The two occupants were taken to Harborview Medical Center in critical condition between 3:15 and 3:30 a.m. (6:15 and 6:30 a.m. ET), hospital spokeswoman Susan Gregg told CNN.
The man later died, and the 14-year-old boy remains in critical condition, the hospital said.
Monday’s attack is the fifth shooting within two weeks in the CHOP area, and the second to turn fatal.
Thousands of protesters have occupied the area, a four- to six-block section of Seattle’s Capitol Hill neighborhood, since June 8 in an effort to demand police reform following the death of George Floyd.
But CNN has observed that the number of people within the CHOP area has decreased significantly over the past week.
The police chief said violence in the autonomous zone “is a real problem” and said she questions “why would we continue to allow this to happen.”
Seattle Mayor Jenny Durkan’s administration has been cautious about moving back into the protest zone. Friday, a spokeswoman for the mayor told CNN it’s possible the CHOP area “could last a few more weeks.”
The drawn-out approach has brought criticism from both local and national leaders — including President Donald Trump, who has repeatedly tweeted about the CHOP area.
The police chief said it’s time for people to leave the autonomous protest zone.
“There are multiple people who are being injured and hurt, and we need to do something about it,” Best said.
“We’re asking the people remove themselves from this area for the safety of the people,” she said. ” It is absolutely irresponsible for this trend to continue.”

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Another Workers

Workers File Another 2.4 Million Unemployment Claims – The Wall Street Journal

Workers filed an additional 2.4 million unemployment claims last week, a slight drop-off from previous weeks in the wave of historically high filings since the economic fallout from the coronavirus pandemic began.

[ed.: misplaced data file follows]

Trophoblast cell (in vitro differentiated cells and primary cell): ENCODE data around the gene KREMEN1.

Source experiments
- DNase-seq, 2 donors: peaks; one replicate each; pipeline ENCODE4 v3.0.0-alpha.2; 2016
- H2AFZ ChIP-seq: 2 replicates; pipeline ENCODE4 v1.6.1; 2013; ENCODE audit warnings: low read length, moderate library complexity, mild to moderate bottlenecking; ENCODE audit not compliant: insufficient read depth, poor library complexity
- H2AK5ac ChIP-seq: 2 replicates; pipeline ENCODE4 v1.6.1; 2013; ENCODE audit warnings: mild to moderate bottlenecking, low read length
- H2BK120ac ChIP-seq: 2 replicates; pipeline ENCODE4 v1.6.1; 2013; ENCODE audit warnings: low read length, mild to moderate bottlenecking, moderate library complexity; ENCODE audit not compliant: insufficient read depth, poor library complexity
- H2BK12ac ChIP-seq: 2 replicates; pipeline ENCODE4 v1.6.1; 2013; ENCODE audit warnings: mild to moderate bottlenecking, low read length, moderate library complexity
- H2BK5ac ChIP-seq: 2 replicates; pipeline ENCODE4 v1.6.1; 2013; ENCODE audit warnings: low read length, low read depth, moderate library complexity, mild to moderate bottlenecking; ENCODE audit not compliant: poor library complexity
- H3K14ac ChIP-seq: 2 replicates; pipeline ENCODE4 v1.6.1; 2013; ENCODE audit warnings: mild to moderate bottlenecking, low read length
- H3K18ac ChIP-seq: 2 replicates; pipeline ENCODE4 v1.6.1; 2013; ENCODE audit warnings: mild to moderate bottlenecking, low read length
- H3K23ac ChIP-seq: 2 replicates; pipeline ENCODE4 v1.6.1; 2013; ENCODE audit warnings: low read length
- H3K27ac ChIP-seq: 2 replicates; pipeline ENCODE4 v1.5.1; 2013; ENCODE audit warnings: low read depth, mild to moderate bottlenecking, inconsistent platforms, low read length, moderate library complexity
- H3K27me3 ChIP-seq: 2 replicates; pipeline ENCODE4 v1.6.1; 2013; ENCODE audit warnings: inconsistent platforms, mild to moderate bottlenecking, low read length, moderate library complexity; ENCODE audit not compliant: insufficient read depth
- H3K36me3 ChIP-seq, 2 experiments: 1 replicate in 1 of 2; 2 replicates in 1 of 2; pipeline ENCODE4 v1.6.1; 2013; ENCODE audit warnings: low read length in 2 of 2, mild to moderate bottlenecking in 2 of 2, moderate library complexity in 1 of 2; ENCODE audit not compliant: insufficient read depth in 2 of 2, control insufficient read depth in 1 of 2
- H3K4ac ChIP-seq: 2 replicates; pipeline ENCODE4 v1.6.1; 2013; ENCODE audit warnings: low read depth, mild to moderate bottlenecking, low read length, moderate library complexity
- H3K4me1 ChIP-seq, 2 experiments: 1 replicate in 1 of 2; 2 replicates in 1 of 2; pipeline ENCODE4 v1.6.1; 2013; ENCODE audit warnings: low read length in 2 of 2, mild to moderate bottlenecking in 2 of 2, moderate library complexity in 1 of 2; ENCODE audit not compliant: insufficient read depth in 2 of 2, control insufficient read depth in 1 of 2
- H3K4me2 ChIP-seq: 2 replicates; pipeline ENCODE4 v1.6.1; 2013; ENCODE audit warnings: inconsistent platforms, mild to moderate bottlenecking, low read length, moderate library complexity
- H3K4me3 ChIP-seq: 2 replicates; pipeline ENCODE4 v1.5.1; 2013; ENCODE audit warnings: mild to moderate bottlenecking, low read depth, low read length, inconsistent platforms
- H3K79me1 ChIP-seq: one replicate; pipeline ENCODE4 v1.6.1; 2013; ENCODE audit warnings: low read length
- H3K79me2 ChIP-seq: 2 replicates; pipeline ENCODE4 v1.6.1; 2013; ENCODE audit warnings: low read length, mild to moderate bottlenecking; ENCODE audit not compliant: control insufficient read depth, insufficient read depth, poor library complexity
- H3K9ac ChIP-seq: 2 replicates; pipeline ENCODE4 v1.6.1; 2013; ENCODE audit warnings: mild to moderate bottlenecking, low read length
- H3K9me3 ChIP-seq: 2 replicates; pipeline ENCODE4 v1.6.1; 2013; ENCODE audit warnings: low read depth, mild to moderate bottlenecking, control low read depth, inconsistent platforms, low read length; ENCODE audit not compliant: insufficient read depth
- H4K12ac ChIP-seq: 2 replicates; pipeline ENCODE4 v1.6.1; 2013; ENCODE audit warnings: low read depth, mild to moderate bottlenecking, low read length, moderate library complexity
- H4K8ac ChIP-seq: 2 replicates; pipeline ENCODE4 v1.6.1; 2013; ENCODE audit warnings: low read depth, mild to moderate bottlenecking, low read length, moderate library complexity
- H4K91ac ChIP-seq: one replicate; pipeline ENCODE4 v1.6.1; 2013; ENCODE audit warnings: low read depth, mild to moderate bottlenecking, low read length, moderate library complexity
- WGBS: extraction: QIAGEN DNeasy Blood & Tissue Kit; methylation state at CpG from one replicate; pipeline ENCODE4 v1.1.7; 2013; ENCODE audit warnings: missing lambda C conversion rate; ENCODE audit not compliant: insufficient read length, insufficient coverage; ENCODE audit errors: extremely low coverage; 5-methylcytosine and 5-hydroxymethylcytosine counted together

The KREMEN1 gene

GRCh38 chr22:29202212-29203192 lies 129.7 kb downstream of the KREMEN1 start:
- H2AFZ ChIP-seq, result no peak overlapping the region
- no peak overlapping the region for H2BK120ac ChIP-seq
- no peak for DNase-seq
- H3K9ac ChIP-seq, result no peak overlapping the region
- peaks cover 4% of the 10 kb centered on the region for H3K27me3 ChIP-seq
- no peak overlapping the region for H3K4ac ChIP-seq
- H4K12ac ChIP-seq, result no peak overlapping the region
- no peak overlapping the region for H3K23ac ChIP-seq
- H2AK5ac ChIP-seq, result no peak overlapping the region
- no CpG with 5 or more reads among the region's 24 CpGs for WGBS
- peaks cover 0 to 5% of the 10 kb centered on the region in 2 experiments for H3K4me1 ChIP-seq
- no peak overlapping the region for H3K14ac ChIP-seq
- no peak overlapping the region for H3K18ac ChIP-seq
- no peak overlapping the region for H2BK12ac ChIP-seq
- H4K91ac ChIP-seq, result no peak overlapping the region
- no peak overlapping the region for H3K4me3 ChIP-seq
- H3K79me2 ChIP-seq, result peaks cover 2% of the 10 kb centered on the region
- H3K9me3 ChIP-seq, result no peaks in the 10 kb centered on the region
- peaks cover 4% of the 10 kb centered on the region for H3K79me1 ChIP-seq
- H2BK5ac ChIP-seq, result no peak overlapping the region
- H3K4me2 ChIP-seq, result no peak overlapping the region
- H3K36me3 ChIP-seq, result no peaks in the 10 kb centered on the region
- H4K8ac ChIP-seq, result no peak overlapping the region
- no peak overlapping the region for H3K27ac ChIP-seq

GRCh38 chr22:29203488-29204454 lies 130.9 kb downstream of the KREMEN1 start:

The Labor Department report released Thursday showed weekly claims continued to decline since a peak of nearly 7 million at the end of March, but remained at high levels. Last week’s number compared with a revised 2.7 million claims from the week before.

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Another Trillion

With Another $3 Trillion Stimulus Package On The Line, Here’s Everything The Government Has Done To Rescue The Economy So Far – Forbes

US Capitol and waving american flag

Lawmakers have passed trillions of dollars in rescue legislation while the Fed has crossed into … [+] uncharted territory.


Getty

With job losses caused by the coronavirus pandemic reaching more than 36 million in just two months, the economy is in uncharted territory. Businesses across the country are shuttered and entire industries are in hot water. The House of Representatives passed the $3 trillion Heroes Act on Friday, in the latest attempt by the federal government to contain the damage. Before that bill reaches the Senate, here’s everything the government has done so far. 

Emergency Money For Testing And Paid Leave

In mid-March, Congress passed two bipartisan bills in response to the rapidly spreading pandemic. The first allocated $8.3 billion for healthcare organizations and coronavirus treatment research. The second, worth about $100 billion, set up free testing, established paid emergency leave, and bulked up unemployment and Medicaid funding. 

Tax And Student Loan Extensions

In March, Treasury Secretary Steven Mnuchin extended the deadline for tax payments (for both individuals and businesses) by 90 days, from April 15 to July 15. Student loan payments and interest accrual on student loans were also suspended for federally held student debt.